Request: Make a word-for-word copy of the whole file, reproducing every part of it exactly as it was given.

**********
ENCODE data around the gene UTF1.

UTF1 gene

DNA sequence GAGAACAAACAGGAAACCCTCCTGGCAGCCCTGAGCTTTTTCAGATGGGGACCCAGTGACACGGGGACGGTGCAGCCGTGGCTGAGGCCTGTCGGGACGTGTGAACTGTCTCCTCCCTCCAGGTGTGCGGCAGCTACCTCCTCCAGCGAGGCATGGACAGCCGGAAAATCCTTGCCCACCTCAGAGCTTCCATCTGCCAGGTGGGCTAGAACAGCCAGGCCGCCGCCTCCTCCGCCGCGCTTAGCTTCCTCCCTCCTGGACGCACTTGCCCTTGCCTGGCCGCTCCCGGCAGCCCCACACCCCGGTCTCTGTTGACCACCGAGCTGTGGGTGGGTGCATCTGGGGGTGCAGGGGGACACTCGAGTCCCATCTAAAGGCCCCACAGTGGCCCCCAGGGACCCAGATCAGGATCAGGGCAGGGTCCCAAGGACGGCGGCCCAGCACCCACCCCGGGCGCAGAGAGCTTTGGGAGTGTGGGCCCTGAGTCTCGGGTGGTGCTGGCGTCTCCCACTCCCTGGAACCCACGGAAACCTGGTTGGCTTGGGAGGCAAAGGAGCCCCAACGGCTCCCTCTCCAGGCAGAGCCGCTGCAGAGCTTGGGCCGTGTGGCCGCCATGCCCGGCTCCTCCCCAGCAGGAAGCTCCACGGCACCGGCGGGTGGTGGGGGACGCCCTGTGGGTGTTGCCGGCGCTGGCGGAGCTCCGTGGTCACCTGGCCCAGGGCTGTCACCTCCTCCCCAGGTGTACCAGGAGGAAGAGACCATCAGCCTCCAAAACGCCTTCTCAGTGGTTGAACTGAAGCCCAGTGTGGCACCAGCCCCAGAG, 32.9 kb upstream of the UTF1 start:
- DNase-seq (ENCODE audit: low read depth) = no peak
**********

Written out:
ENCODE data around the gene UTF1.

UTF1 gene

DNA sequence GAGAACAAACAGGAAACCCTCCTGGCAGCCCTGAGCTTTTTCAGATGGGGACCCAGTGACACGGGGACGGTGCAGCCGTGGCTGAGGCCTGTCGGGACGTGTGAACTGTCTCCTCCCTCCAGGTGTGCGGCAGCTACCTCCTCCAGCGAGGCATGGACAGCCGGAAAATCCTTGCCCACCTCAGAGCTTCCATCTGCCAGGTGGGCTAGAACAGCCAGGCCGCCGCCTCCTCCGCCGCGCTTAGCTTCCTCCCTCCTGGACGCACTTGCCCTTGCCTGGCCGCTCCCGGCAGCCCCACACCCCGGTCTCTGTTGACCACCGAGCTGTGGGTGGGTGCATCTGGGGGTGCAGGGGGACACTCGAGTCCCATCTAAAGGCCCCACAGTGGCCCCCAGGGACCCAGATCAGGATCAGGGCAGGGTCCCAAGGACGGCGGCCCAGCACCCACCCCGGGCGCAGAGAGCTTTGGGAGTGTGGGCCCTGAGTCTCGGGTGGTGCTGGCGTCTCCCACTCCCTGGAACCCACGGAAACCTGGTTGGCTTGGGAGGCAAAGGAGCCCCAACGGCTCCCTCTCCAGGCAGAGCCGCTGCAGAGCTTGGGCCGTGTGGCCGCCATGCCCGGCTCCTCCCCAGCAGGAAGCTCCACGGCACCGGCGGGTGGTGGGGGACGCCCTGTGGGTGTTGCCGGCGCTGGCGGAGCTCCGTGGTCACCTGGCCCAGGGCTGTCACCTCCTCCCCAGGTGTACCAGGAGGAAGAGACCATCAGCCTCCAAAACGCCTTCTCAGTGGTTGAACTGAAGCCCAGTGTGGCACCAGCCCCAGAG, 32.9 kb upstream of the UTF1 start:
- DNase-seq (ENCODE audit: low read depth) = no peak